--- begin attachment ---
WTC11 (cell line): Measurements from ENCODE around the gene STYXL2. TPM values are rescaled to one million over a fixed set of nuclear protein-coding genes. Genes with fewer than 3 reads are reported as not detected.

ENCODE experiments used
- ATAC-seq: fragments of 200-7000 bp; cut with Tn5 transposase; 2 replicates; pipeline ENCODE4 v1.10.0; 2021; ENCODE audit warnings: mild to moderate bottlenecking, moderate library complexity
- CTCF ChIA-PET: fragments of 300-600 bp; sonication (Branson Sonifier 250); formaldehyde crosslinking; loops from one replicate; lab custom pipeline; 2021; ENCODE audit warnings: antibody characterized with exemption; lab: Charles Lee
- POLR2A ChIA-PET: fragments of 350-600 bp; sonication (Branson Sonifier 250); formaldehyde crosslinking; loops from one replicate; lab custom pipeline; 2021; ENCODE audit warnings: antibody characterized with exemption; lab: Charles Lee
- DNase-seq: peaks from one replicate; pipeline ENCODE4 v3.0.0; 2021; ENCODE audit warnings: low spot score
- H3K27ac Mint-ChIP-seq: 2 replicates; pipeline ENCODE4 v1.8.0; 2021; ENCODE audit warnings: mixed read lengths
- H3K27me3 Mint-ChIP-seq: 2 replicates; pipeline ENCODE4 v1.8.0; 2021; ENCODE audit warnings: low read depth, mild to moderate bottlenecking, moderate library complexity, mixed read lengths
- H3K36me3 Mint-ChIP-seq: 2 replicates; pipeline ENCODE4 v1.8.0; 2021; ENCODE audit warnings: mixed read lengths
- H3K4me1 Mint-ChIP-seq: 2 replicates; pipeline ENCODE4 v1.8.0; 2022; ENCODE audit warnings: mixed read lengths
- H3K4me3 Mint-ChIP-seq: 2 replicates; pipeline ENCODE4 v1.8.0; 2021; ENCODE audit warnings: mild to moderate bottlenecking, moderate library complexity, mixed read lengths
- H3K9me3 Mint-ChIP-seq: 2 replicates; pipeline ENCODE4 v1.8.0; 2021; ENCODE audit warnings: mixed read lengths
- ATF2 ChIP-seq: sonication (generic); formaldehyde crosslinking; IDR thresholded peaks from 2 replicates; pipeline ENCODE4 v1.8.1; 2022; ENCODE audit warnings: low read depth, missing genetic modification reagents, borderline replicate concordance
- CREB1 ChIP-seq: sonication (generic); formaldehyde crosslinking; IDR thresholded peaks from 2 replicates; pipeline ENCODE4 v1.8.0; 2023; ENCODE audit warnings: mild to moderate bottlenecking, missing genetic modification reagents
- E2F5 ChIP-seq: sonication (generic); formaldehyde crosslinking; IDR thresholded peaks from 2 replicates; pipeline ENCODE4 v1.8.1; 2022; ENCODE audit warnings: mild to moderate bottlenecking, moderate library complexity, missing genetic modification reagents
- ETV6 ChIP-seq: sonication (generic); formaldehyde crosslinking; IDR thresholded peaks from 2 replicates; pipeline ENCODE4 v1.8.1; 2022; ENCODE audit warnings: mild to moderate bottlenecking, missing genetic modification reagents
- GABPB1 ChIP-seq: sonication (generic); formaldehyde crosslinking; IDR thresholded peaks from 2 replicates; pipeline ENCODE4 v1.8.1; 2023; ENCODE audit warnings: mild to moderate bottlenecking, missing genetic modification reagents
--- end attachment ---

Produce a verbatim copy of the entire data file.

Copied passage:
WTC11 (cell line): Measurements from ENCODE around the gene STYXL2. TPM values are rescaled to one million over a fixed set of nuclear protein-coding genes. Genes with fewer than 3 reads are reported as not detected.

ENCODE experiments used
- ATAC-seq: fragments of 200-7000 bp; cut with Tn5 transposase; 2 replicates; pipeline ENCODE4 v1.10.0; 2021; ENCODE audit warnings: mild to moderate bottlenecking, moderate library complexity
- CTCF ChIA-PET: fragments of 300-600 bp; sonication (Branson Sonifier 250); formaldehyde crosslinking; loops from one replicate; lab custom pipeline; 2021; ENCODE audit warnings: antibody characterized with exemption; lab: Charles Lee
- POLR2A ChIA-PET: fragments of 350-600 bp; sonication (Branson Sonifier 250); formaldehyde crosslinking; loops from one replicate; lab custom pipeline; 2021; ENCODE audit warnings: antibody characterized with exemption; lab: Charles Lee
- DNase-seq: peaks from one replicate; pipeline ENCODE4 v3.0.0; 2021; ENCODE audit warnings: low spot score
- H3K27ac Mint-ChIP-seq: 2 replicates; pipeline ENCODE4 v1.8.0; 2021; ENCODE audit warnings: mixed read lengths
- H3K27me3 Mint-ChIP-seq: 2 replicates; pipeline ENCODE4 v1.8.0; 2021; ENCODE audit warnings: low read depth, mild to moderate bottlenecking, moderate library complexity, mixed read lengths
- H3K36me3 Mint-ChIP-seq: 2 replicates; pipeline ENCODE4 v1.8.0; 2021; ENCODE audit warnings: mixed read lengths
- H3K4me1 Mint-ChIP-seq: 2 replicates; pipeline ENCODE4 v1.8.0; 2022; ENCODE audit warnings: mixed read lengths
- H3K4me3 Mint-ChIP-seq: 2 replicates; pipeline ENCODE4 v1.8.0; 2021; ENCODE audit warnings: mild to moderate bottlenecking, moderate library complexity, mixed read lengths
- H3K9me3 Mint-ChIP-seq: 2 replicates; pipeline ENCODE4 v1.8.0; 2021; ENCODE audit warnings: mixed read lengths
- ATF2 ChIP-seq: sonication (generic); formaldehyde crosslinking; IDR thresholded peaks from 2 replicates; pipeline ENCODE4 v1.8.1; 2022; ENCODE audit warnings: low read depth, missing genetic modification reagents, borderline replicate concordance
- CREB1 ChIP-seq: sonication (generic); formaldehyde crosslinking; IDR thresholded peaks from 2 replicates; pipeline ENCODE4 v1.8.0; 2023; ENCODE audit warnings: mild to moderate bottlenecking, missing genetic modification reagents
- E2F5 ChIP-seq: sonication (generic); formaldehyde crosslinking; IDR thresholded peaks from 2 replicates; pipeline ENCODE4 v1.8.1; 2022; ENCODE audit warnings: mild to moderate bottlenecking, moderate library complexity, missing genetic modification reagents
- ETV6 ChIP-seq: sonication (generic); formaldehyde crosslinking; IDR thresholded peaks from 2 replicates; pipeline ENCODE4 v1.8.1; 2022; ENCODE audit warnings: mild to moderate bottlenecking, missing genetic modification reagents
- GABPB1 ChIP-seq: sonication (generic); formaldehyde crosslinking; IDR thresholded peaks from 2 replicates; pipeline ENCODE4 v1.8.1; 2023; ENCODE audit warnings: mild to moderate bottlenecking, missing genetic modification reagents